Along with purchasing those large treadmills and ellipticals for our home gyms, the pandemic also reintroduced us to our kitchens. Forgoing restaurants and cooking for ourselves meant stocking more perishables as we focused on fresher, healthier eating. Analysts believe this challenge to the food cold chain is permanent.
Data show consumers want fresh diet choices and more organic foods moving forward. This means more retail shelf space dedicated to foods with high spoilage rates. To reduce waste, retailers will require quicker transport times from field to store. Demand for already limited refrigerated transport and cold storage warehousing will increase, as will associated prices.
But the new fondness for fresh extends beyond large retailers. Home-delivery meal kit sales grew by 18.7% in 2020 compared to just 0.6% the year prior. Despite restaurants across the U.S. opening back up, estimates show 60% of consumers plan to continue eating most of their meals at home.
Meal kits present unique logistics dilemmas. Optimizing final mile delivery routes—already over capacity with non-perishable parcels—for more fresh and temperature-sensitive food deliveries is challenging. Many meal kits are drop deliveries today, but as retailers master click-to-curbside pick-up in less than 60 minutes, meal kit providers will have to keep up creating a larger need for on-demand deliveries and more local cold storage facilities.
Reshoring to Combat Cost Pressures
Pharmaceutical companies were 2020’s hero with COVID-19 therapeutics and vaccines developed at historic speeds. Producing sufficient volumes of therapies for eight billion people in a matter of months is a herculean task. Moderna, Pfizer, and Johnson & Johnson all have their U.S.-based manufacturing facilities running 24/7. However, a large portion of the raw materials needed originate abroad. Pharmaceutical manufacturers must navigate the limited transportation capacity, international shipping delays, and cost increases to meet demanding production schedules. The cost of shipping a 40-foot container out of Asia has increased by nearly 260% on some trade routes over the last year.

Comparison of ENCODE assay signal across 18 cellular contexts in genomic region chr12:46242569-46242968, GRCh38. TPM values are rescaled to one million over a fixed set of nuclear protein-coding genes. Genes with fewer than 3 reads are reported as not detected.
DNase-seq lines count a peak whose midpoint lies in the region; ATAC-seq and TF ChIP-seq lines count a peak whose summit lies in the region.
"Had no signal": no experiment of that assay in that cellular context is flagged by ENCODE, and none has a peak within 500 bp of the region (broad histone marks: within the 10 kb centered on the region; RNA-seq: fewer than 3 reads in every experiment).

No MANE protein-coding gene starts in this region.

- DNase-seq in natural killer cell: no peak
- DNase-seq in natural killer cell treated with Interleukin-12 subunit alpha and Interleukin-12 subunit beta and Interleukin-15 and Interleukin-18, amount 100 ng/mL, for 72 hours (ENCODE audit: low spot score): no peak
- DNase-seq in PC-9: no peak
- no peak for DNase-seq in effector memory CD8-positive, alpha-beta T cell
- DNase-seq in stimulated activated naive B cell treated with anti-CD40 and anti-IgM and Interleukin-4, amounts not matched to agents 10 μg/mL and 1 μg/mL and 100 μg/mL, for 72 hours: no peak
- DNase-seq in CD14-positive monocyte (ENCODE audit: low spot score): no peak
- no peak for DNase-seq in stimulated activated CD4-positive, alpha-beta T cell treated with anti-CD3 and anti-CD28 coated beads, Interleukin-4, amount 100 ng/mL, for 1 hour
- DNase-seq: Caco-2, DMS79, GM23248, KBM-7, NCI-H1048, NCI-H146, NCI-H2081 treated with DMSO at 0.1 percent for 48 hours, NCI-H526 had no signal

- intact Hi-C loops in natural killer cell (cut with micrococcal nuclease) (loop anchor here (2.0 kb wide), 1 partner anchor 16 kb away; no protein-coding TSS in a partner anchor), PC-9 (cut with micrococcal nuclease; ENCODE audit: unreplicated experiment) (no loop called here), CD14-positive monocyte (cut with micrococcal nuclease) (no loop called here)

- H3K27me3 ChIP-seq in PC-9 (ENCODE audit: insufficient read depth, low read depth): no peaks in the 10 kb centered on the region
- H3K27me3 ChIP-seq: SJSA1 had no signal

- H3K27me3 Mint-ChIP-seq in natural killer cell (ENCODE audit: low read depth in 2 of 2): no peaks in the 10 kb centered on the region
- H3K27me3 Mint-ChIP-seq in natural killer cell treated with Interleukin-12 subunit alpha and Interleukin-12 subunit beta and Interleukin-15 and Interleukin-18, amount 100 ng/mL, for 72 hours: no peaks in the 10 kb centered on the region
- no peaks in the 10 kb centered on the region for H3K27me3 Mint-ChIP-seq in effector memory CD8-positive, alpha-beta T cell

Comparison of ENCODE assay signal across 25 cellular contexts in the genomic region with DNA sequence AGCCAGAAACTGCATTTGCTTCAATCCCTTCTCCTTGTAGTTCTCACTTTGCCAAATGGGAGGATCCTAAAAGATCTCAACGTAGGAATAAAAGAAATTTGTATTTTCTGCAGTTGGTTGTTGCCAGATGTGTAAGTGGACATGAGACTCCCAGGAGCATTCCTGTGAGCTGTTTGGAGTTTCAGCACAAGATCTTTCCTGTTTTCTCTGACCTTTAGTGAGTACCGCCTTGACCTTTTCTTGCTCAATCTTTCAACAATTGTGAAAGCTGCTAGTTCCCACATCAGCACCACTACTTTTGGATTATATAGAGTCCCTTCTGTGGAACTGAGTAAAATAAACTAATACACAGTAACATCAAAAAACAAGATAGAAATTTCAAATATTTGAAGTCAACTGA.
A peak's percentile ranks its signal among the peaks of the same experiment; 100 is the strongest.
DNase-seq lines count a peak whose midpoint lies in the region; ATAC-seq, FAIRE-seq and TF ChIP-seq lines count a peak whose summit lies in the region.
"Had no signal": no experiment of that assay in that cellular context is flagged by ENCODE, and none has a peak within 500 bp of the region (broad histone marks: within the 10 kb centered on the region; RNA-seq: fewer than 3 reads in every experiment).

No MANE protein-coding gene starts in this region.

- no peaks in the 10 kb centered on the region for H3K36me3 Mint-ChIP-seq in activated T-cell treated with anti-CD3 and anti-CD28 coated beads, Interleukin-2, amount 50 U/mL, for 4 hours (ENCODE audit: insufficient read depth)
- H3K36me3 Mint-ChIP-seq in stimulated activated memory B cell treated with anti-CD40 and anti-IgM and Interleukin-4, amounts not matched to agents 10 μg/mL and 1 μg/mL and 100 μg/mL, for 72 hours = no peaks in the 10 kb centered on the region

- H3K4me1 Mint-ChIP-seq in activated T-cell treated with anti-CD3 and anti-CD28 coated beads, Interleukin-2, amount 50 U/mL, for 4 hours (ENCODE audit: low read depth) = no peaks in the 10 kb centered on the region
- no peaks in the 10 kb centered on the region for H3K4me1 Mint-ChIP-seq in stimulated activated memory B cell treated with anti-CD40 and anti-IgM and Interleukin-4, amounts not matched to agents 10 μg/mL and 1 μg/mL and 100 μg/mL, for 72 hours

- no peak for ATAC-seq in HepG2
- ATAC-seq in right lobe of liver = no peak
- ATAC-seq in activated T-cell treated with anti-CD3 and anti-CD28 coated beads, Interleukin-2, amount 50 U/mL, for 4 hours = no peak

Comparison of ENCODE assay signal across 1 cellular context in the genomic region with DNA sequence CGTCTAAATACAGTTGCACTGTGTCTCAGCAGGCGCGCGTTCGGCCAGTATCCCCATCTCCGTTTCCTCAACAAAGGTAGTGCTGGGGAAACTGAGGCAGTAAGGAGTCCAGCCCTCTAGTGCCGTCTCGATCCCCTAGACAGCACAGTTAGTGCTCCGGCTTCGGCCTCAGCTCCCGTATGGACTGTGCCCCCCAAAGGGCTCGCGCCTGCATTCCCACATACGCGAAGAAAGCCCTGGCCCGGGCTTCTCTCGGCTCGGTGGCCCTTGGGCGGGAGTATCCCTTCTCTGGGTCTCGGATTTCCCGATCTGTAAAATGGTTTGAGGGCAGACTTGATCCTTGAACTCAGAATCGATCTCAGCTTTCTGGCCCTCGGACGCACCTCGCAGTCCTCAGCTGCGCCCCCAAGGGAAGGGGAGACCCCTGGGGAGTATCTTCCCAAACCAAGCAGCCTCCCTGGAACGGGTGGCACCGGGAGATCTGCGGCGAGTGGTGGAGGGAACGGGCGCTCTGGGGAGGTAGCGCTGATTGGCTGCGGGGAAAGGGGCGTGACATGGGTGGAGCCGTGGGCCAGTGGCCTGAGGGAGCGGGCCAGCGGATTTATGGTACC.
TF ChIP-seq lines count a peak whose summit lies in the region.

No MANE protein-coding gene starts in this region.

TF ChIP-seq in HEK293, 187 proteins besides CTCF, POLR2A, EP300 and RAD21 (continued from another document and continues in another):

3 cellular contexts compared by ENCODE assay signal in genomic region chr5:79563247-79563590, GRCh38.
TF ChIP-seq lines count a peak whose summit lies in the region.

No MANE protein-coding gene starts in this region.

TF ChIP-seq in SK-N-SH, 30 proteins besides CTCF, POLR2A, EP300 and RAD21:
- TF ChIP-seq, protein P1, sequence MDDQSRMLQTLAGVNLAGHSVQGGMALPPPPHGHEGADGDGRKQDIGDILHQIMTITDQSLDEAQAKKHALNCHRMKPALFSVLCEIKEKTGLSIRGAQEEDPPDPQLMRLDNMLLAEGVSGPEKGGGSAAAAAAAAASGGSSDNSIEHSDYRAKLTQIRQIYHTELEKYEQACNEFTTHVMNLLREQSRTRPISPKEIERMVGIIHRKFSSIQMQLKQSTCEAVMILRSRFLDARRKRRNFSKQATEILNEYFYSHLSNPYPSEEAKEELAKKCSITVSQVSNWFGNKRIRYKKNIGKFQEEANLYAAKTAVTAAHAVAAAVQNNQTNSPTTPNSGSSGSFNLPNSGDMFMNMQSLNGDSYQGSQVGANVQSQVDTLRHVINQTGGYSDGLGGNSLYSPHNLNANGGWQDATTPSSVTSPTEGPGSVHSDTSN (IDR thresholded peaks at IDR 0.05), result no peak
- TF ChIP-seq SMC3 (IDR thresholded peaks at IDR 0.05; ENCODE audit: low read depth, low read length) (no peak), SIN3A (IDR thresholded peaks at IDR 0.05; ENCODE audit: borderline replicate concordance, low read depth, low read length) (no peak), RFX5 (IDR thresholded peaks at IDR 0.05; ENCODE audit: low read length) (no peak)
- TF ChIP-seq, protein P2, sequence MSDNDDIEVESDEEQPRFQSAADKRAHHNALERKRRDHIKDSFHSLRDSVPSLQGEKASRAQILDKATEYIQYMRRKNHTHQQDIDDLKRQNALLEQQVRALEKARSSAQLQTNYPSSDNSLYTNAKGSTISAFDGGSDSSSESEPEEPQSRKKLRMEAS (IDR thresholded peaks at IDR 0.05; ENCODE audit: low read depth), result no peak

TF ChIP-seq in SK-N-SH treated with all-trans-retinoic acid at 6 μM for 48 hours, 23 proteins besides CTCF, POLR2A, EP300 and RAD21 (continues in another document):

Moderna CEO Stephane Bancel told investors that if on any given day “there’s one raw material missing, we cannot start making products and that capacity will be lost forever because we cannot make it up.”
Yet the challenge of managing pharmaceutical raw materials is not new. Even before the pandemic began, more than 60 drugmakers increased prices an average of 5.8% in 2020 with some citing raw material costs increasing as much as 50%.
Vulnerabilities in the pharmaceutical supply chain has been a hot topic for years. Of growing concern is the reliance on India, which produces 40% of the world’s generic drugs, and China as the source of 80% of the chemicals in the drug supply chain. The growing potential for disruptions has many U.S. manufacturers considering moving their supply chains closer to home.
As that shift occurs, expect an increased demand for pharmaceutical storage domestically. The global active pharmaceutical ingredient (API) market is expected to grow 6.6% annually through 2028 as the population ages. The storage needed to accommodate that growth will lag demand. Building a facility and meeting FDA compliance guidelines for highly specialized pharmaceutical storage is expensive and can take years from groundbreaking to storing GMP materials. Industry can anticipate strong competition among drug manufacturers for domestic logistics providers with cold storage warehouses and pharmaceutical expertise.
Manage the Trends with Langham Logistics
At Langham Logistics, we did not wait for a pandemic to optimize performance. Our skilled team has been preparing for today’s logistics challenges for years. From kitting and assembly for e-commerce to FDA-approved GMP cold storage and managing a global supply network, we know how to navigate evolving supply chain needs. We also stand on the frontlines of shipping and storing lifesaving pharmaceuticals. Learn how we combine years of experience with advanced technology to solve even the most complex logistics challenges.